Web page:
By the end of the 18th century, travel by stage coach was becoming more common in England, especially for the middle and upper classes. Many outlying towns still had no coach services except for those that originated from London, but if one could reach a town or inn that lay along a stage-coach route (by carrier’s wagon, for example) then one could travel to London from any part of the country. People could also opt to travel by Kendal flying wagon, as illustrated below. Travel by stage-coach would have been similar to taking public transportation today, with inns and hostelries taking the place of hotels, motels, and restaurants. A changeover of a team of horses, or feeding them or watering them, would have been the equivalent of filling a tank with gas.
Dates and times of travel were clearly advertised, including the rates, which were 4 pence or 5 pence for a seat inside the coach, and 2 pence and 3 pence for sitting outside. These costs were prohibitive for the poor, who generally earned a shilling a week (12 pence). A seat outside the coach exposed a traveler to variable weather conditions and hazards, and it was not unusual for passengers to fall off a lurching coach or to be struck by a flying object.
Long distance travel during this time was still a novelty, since the majority of the populace (around 90%) rarely traveled from their place of birth. Most English roads were in poor shape, rutted in good conditions and a muddy quagmire after heavy rains. In addition, people were accustomed to walking long distances, and it was not unusual for laborers to walk 6 miles to work.* The working class would not have chosen to pay for expensive transportation when two sturdy legs could carry them just as well. (Although I imagine a free ride on a friend’s wagon was always welcome.) As with public travel today, passengers could be seated alongside anybody – a considerate traveling companion, someone they instinctively disliked, or a person from a different class or station.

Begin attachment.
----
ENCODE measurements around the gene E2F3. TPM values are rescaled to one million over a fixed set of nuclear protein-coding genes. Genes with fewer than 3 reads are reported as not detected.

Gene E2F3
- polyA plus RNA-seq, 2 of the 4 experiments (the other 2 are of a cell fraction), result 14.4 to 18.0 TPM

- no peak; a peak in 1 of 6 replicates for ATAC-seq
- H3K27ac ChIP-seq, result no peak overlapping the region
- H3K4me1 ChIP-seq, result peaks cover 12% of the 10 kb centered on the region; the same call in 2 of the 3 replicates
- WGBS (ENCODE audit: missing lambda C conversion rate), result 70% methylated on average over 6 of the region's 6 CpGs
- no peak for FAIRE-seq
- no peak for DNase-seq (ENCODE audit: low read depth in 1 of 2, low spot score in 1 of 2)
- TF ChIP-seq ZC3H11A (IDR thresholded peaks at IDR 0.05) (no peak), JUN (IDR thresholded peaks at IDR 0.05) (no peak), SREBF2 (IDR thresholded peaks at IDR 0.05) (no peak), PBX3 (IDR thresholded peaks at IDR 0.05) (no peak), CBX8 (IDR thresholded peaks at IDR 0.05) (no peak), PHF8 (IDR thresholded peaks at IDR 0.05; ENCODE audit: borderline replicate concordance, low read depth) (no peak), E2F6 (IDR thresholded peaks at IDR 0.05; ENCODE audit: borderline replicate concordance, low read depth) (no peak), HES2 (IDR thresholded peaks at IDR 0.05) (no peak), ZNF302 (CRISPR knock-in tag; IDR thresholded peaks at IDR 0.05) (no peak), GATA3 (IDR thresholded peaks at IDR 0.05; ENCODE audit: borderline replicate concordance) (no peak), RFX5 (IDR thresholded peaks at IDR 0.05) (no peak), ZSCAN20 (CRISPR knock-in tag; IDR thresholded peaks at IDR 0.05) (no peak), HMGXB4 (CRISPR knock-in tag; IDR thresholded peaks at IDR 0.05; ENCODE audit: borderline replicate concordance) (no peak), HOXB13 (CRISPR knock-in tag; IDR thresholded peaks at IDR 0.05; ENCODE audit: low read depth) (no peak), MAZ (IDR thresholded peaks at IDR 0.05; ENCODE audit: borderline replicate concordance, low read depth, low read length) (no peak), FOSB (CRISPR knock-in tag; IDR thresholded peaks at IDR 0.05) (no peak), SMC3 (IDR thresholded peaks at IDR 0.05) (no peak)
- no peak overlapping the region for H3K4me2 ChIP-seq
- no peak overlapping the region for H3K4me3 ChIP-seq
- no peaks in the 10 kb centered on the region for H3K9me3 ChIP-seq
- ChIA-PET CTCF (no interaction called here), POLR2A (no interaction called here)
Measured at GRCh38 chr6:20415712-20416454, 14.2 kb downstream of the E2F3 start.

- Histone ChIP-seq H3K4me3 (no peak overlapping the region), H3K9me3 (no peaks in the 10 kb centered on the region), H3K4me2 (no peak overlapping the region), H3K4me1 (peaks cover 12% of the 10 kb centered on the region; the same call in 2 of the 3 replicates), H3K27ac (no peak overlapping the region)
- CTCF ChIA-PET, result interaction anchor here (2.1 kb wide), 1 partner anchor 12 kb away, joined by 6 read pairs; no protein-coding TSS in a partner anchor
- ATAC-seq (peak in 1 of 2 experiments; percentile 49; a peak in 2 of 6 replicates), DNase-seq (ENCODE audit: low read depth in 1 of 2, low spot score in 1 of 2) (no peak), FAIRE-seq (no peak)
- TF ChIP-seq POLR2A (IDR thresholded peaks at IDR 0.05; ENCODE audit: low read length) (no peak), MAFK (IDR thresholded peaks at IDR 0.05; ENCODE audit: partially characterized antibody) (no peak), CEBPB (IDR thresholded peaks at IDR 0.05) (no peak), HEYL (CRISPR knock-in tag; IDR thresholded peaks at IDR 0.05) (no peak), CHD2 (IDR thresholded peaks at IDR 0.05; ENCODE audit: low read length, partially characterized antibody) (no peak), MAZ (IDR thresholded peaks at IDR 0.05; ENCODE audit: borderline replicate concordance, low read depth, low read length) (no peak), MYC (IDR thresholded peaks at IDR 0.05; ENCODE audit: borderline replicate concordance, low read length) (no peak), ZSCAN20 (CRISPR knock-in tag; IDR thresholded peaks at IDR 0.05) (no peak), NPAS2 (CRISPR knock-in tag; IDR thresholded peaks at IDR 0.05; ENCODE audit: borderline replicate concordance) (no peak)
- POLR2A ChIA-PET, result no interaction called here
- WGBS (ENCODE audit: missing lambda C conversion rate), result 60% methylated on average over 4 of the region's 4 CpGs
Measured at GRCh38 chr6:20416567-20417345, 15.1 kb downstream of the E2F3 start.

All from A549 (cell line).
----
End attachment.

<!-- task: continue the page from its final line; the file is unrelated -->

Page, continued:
Macadamized roads were just beginning to be introduced during this period and their crushed stone surfaces allowed for greater speed and heavier loads to be carried. Travel time was reduced with these road improvements and with coach modifications, thus a good coach could go as fast as 6.4 miles per hour. This was at the expense of the horses, who lasted only an average of three years pulling heavy loads in all kinds of weather conditions and terrains. Royal Mail coaches went even faster than ordinary coaches, reaching speeds of up to 9 miles per hour, but these elite coaches represented only about 11% of the total coach mileage at its height. Below is a 1754 advertisement for the Edinburgh Stage Coach. Setting out on Tuesday in summer, the coach reached London in ten days. In winter, the journey would take 12 days. Ultimately, after road and coach improvements and before more efficient trains replaced coach travel as the preferred mode of transportation, the 400 mile trip between London and Edinburgh had been reduced to 40 hours, including all stops and relays (Harper Book of Facts).
- *Transport in Britain, 1750-2000, Phillip Bagwell and Peter Lyth, 2006, partial Google book